May 22nd, 2017, 02:11 PM #26 Math Team   Joined: Oct 2011 From: Ottawa Ontario, Canada Posts: 13,621 Thanks: 954 Abe, why don't you actually try this out with a friend. He flips a coin and lies if it's tail, tells truth otherwise. You of course are not "watching" this coin flip. Get my drift? Note: you need to have a friend
May 22nd, 2017, 02:39 PM   #27
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Quote:
 Originally Posted by Denis Note: you need to have a friend
Shit, I'm screwed

 May 22nd, 2017, 03:38 PM #28 Math Team     Joined: Jul 2011 From: North America, 42nd parallel Posts: 3,372 Thanks: 233 "If you lied about the treasure being behind door A , is the treasure behind door B?" Suppose door A has the treasure , he would have to lie and say no so his response to the second part would have to be a truthful no Suppose door B has the treasure , he would have to lie and say yes so his response to the second part would have to be a truthful yes. In this scenario a no response means door A and a yes response means door B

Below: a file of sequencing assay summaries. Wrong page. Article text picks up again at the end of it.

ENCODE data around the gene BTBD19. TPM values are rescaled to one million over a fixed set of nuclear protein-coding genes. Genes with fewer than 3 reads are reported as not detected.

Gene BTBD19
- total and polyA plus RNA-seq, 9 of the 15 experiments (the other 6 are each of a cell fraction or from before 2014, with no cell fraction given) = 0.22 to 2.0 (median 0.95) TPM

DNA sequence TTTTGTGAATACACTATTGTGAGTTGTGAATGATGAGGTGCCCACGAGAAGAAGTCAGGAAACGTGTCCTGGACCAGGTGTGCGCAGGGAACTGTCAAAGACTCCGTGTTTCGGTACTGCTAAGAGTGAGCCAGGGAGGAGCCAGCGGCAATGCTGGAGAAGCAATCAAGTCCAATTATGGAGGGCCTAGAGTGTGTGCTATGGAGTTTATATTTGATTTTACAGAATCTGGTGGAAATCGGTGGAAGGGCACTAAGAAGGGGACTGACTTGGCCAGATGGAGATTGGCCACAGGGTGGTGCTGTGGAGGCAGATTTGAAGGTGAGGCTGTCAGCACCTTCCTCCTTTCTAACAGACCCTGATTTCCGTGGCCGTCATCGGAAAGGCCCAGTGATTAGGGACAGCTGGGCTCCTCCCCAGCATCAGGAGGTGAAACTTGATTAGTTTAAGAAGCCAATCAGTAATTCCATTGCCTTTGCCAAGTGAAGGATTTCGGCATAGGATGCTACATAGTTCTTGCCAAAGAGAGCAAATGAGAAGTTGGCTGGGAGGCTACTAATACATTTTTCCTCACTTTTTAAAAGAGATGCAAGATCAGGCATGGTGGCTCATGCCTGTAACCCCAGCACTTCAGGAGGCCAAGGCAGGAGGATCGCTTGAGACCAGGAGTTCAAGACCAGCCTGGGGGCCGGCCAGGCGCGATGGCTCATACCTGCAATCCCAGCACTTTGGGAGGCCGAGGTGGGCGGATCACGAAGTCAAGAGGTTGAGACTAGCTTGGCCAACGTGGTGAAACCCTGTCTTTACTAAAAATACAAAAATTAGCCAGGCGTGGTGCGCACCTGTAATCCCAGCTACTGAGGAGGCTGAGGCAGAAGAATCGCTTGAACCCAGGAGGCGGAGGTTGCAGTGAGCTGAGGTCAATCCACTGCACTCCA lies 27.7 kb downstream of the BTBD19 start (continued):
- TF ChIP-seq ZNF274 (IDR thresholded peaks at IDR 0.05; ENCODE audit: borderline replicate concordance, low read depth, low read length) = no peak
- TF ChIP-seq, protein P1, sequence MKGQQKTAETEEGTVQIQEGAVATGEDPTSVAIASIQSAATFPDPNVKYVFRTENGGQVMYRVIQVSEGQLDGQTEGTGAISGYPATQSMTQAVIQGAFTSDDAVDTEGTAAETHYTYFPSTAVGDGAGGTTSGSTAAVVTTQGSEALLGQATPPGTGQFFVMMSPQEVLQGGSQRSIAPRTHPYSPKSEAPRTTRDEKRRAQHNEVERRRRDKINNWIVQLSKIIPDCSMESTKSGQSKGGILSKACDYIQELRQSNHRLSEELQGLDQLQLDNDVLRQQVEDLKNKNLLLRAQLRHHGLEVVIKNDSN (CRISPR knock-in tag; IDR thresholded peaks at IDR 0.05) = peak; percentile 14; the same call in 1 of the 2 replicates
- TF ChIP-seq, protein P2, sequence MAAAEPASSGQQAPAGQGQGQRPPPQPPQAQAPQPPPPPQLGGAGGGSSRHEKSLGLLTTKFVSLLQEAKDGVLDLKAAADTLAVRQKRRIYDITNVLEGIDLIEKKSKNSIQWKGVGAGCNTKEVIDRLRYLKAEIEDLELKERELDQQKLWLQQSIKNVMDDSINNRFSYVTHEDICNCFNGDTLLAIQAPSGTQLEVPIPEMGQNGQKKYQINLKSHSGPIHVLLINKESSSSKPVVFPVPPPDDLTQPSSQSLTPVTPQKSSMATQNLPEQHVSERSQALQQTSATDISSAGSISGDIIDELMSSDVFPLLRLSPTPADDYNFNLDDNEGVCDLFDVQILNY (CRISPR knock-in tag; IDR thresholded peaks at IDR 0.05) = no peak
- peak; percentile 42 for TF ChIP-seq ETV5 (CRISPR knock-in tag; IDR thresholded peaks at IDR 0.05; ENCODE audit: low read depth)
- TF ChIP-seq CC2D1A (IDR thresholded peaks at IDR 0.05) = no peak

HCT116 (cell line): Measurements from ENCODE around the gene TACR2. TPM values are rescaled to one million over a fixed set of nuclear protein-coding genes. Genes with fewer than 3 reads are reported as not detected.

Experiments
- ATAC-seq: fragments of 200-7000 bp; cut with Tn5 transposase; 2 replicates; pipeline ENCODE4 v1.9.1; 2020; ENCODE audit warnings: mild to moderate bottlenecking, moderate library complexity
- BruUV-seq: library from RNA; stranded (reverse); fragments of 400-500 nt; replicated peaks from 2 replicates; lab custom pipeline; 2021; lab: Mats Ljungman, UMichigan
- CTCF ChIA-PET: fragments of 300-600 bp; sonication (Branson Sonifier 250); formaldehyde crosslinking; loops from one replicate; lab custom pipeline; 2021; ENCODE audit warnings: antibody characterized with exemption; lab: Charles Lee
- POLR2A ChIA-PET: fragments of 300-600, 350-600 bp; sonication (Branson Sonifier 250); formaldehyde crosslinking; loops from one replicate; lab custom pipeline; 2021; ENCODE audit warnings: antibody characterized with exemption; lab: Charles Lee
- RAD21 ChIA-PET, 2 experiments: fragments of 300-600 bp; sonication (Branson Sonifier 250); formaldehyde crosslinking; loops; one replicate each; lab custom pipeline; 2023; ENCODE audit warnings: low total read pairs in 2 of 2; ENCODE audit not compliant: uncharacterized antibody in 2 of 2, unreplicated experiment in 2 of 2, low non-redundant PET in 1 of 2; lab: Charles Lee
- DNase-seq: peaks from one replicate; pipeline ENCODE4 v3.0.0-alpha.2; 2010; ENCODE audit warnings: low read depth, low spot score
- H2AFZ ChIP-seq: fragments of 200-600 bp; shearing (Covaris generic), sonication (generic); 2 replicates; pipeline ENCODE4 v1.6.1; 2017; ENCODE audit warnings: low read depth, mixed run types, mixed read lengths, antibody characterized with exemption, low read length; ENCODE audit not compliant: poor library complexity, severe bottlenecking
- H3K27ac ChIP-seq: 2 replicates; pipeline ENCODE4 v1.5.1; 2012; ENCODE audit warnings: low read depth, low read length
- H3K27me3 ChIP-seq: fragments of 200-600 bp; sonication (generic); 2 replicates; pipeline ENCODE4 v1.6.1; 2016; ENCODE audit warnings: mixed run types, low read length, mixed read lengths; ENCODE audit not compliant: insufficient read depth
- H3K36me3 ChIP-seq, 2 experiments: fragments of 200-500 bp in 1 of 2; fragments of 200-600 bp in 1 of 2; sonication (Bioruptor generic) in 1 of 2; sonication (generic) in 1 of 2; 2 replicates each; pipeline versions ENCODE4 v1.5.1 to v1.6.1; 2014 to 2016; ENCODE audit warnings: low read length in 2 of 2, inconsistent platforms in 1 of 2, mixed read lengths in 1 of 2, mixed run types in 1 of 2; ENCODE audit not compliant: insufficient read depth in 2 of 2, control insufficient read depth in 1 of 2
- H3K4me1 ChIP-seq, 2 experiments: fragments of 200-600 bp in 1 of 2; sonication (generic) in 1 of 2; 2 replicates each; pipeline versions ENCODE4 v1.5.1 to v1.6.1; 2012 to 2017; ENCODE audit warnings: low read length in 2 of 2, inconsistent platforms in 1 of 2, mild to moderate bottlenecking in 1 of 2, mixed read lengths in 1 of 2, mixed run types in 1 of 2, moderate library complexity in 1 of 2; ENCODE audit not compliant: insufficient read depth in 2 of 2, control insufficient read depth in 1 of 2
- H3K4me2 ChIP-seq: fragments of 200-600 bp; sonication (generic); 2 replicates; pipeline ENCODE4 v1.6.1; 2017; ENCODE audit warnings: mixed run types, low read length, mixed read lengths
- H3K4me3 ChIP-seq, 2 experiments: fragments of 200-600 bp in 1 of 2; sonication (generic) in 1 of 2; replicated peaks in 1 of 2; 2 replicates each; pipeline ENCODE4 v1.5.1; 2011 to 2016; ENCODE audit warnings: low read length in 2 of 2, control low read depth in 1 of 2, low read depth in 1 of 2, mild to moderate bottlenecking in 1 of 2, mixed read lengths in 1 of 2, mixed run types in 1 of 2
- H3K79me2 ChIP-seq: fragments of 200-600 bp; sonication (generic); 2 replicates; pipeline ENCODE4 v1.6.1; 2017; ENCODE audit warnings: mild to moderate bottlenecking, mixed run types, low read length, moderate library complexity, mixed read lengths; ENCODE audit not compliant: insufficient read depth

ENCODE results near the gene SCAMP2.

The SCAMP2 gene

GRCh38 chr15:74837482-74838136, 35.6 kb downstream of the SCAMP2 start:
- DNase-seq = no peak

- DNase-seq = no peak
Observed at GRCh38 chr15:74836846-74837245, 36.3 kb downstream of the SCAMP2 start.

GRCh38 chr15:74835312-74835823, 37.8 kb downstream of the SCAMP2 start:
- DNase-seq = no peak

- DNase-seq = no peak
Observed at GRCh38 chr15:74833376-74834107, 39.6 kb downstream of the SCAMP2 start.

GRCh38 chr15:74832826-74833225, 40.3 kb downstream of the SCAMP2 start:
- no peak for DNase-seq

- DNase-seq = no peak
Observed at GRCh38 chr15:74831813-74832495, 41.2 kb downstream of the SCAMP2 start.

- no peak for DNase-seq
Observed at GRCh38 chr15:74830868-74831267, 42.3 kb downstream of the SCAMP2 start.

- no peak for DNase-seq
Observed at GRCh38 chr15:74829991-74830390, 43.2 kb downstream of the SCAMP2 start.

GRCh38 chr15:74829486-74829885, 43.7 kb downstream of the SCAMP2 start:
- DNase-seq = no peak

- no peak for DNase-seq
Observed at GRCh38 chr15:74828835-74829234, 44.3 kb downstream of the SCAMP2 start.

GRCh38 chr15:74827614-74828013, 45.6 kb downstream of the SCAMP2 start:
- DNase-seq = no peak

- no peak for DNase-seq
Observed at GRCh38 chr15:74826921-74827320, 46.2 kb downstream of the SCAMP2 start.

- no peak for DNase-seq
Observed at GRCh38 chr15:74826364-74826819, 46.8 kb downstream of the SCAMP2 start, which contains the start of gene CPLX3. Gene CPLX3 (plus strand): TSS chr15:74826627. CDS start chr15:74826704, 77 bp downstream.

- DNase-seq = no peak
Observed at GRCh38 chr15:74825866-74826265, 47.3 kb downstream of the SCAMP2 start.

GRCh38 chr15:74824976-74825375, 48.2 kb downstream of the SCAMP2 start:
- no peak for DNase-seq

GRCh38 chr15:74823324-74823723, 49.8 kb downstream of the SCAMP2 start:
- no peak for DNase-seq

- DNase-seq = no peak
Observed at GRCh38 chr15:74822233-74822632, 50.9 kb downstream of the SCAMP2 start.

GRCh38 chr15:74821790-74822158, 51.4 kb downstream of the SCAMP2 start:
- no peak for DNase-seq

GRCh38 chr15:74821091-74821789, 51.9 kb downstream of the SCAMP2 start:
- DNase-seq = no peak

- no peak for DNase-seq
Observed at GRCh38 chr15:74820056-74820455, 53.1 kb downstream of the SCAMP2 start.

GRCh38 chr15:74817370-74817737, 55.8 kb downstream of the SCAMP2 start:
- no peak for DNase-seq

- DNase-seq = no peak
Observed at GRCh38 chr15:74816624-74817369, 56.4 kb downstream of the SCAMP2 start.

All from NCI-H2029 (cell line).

May 22nd, 2017, 03:57 PM #29 Math Team   Joined: Dec 2013 From: Colombia Posts: 7,512 Thanks: 2514 Math Focus: Mainly analysis and algebra He doesn't have to answer both parts separately. But you can't tell whether the answer is a comment on the logical relation between the two clauses; or a reply only to the second clause.
May 23rd, 2017, 12:07 AM   #30
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Quote:
 Originally Posted by agentredlum "If you lied about the treasure being behind door A , is the treasure behind door B?" Suppose door A has the treasure , he would have to lie and say no so his response to the second part would have to be a truthful no Suppose door B has the treasure , he would have to lie and say yes so his response to the second part would have to be a truthful yes. In this scenario a no response means door A and a yes response means door B
Yeah, I think you are right. I'll check this properly later